Re:how much did this all cost? (4, Insightful)

Josef Meixner (1020161) | more than 3 years ago | (#31543170)

They hope to save in the future. As a lot of the costs are consolidating their terrible IT landscape it is not clear, what a migration to the latest MS offering would have costs, either. It is not as if it would have been free either, who knows how many of the macros would have broken down when run in a current version of Excel, who knows how many old programs might stop working on Vista (and be it due to a stupid installer). It would have been cheaper, at least probably because a lot would have still worked, but when they write that they found 21 different Windows setups with differing patch levels and security settings, I am not so sure if it really would have been cheaper.

What they probably hope is, that the next migration will be cheaper, the OSS they use won't cost them to upgrade, the costs of the upgrade in work to be done by their IT department are probably not very different when upgrading a Linux solution from a MS solution. But all the work to get their systems closer to a common base might actually make the next big roll out simpler and therefor cheaper.

Re:how much did this all cost? (1)

calmofthestorm (1344385) | more than 3 years ago | (#31543348)

I wonder how much of the cost is migrating away from Windows and how much is migrating to Linux.

Here's his problem... (4, Insightful)

MikeRT (947531) | more than 3 years ago | (#31542846)

Previously, around 1,000 staff had been maintaining the 15,000 PCs making up the Munich computing landscape in 21 independent IT centres. There was, according to Schießl, no common directory, no common user management, no common hardware or software management. There were more than 300 applications in use, many of which did the same job. On the desktop side, there were 21 different Windows systems with different update levels and security settings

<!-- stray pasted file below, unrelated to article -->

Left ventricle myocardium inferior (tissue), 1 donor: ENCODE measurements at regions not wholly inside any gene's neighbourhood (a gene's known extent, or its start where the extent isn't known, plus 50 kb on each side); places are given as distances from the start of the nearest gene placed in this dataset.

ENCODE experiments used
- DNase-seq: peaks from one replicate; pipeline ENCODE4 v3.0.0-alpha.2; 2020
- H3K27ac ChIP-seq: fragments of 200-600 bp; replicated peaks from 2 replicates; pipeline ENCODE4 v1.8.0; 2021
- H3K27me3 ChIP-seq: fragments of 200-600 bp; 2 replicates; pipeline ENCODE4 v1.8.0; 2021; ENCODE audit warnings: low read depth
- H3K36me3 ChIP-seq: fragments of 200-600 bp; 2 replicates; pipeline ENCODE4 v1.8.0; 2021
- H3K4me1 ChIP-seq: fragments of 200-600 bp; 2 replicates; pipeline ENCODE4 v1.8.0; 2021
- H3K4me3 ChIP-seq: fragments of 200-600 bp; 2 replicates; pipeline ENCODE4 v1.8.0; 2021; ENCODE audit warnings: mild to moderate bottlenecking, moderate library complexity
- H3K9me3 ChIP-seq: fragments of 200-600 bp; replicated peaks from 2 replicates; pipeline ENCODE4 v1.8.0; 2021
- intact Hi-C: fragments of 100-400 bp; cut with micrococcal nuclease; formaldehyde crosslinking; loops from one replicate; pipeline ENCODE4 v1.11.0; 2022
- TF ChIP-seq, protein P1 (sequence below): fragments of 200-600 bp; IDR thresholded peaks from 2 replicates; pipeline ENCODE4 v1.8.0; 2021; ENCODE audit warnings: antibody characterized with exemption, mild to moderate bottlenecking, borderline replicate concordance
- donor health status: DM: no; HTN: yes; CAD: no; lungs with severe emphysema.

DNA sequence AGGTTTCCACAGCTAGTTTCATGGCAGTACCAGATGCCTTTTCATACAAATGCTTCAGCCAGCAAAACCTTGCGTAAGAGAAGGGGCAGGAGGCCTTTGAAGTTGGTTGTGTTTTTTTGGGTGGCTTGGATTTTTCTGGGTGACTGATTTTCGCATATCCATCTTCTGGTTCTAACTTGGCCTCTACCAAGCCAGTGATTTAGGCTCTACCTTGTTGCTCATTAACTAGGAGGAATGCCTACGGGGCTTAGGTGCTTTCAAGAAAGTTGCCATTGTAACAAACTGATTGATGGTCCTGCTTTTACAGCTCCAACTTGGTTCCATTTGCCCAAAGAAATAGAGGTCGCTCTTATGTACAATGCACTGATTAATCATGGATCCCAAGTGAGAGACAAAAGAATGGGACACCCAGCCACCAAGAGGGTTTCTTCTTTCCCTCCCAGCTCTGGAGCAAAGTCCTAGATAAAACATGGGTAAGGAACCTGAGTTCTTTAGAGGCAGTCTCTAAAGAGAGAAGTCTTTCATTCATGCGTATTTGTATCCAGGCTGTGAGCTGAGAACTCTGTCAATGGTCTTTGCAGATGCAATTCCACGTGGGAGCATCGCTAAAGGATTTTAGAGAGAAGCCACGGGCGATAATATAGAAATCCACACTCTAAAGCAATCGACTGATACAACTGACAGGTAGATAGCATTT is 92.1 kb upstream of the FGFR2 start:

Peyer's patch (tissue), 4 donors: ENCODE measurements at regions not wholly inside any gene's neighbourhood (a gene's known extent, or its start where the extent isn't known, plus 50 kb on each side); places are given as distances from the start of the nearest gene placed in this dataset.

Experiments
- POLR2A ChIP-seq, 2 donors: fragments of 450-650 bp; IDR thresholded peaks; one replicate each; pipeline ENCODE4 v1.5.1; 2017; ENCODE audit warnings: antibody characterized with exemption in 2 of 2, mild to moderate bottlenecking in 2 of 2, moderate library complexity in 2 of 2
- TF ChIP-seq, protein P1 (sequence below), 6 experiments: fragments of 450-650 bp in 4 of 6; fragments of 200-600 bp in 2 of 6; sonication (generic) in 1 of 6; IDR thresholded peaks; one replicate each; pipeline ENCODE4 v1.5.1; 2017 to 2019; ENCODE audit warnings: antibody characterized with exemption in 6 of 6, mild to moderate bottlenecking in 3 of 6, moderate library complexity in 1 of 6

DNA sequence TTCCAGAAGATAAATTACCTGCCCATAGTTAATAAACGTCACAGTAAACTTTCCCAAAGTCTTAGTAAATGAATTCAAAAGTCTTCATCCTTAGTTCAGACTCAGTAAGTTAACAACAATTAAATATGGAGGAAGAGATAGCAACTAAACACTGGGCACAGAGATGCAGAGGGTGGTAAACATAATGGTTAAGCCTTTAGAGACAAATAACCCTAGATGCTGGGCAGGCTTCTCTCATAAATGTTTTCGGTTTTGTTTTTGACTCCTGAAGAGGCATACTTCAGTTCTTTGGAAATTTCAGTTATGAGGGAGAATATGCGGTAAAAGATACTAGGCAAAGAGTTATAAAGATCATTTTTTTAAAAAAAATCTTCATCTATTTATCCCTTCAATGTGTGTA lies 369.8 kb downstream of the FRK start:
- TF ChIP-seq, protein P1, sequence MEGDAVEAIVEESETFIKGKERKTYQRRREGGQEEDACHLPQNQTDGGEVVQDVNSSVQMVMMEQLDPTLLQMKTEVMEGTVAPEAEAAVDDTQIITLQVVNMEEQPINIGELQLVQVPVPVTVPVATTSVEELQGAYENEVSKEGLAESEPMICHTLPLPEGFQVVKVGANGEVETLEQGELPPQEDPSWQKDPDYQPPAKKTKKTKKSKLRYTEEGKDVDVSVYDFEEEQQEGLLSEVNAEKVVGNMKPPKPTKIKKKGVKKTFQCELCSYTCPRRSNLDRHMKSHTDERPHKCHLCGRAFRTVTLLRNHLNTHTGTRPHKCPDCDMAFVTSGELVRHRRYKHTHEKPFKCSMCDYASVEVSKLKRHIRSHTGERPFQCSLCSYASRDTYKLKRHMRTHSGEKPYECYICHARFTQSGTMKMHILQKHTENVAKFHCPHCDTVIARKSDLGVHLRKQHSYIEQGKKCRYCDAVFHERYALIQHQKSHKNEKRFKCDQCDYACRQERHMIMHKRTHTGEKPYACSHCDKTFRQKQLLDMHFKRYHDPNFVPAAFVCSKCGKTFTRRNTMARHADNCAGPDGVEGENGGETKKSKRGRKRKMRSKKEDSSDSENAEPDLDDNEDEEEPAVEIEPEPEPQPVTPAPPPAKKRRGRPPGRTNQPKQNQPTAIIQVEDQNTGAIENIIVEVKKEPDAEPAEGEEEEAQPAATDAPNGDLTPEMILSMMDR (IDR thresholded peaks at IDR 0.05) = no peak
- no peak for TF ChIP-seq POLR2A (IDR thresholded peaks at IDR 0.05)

You can't convert a bureaucracy like this anymore than you can build a political/military empire by invading a dozen good size countries and trying to integrate them all at once. Rome wasn't built in a day. They should have gone in first with the intention of standardizing things, straightening out all of the kinks and quirks each little fief had. All of the file servers here where possible, all OpenOffice there...

Wrong approach (5, Interesting)

Sub Zero 992 (947972) | more than 3 years ago | (#31542852)

Well, they tried a horizontal migration strategy, moving from location to location and department to department. That meant the problems never stopped.

A better approach might have been to do a vertical top-down migration: Servers: first roll out a directory server infrastructure, then a CIFS strategy etc.; Clients: migrate away from MSIE / Active X, then to CUPS, then away from MS Office etc.. And then, finally, to change the desktop OS out from underneath.

A suggested strategy for those planning something similar: 1: migrate the server services (and create a shiny new unified and consistent infrastructure); 2: migrate the desktop apps to FOSS alternatives (chose apps which will work under your target desktop OS); 3: switch out the desktop OS for linux (the users retain the apps they have become used to).

Just my 0,02

Similar stories (5, Informative)

diegocg (1680514) | more than 3 years ago | (#31542890)

Regional government of the autonomous community of Valencia (Spain) also switched [lwn.net] to free software, last year they released a detailed report [gvpontis.gva.es] (english) of the problems they found and how they fixed it. It took a lot of time to complete it (4 years) and they still depend on propietary software for some systems. These migrations need a lot of work...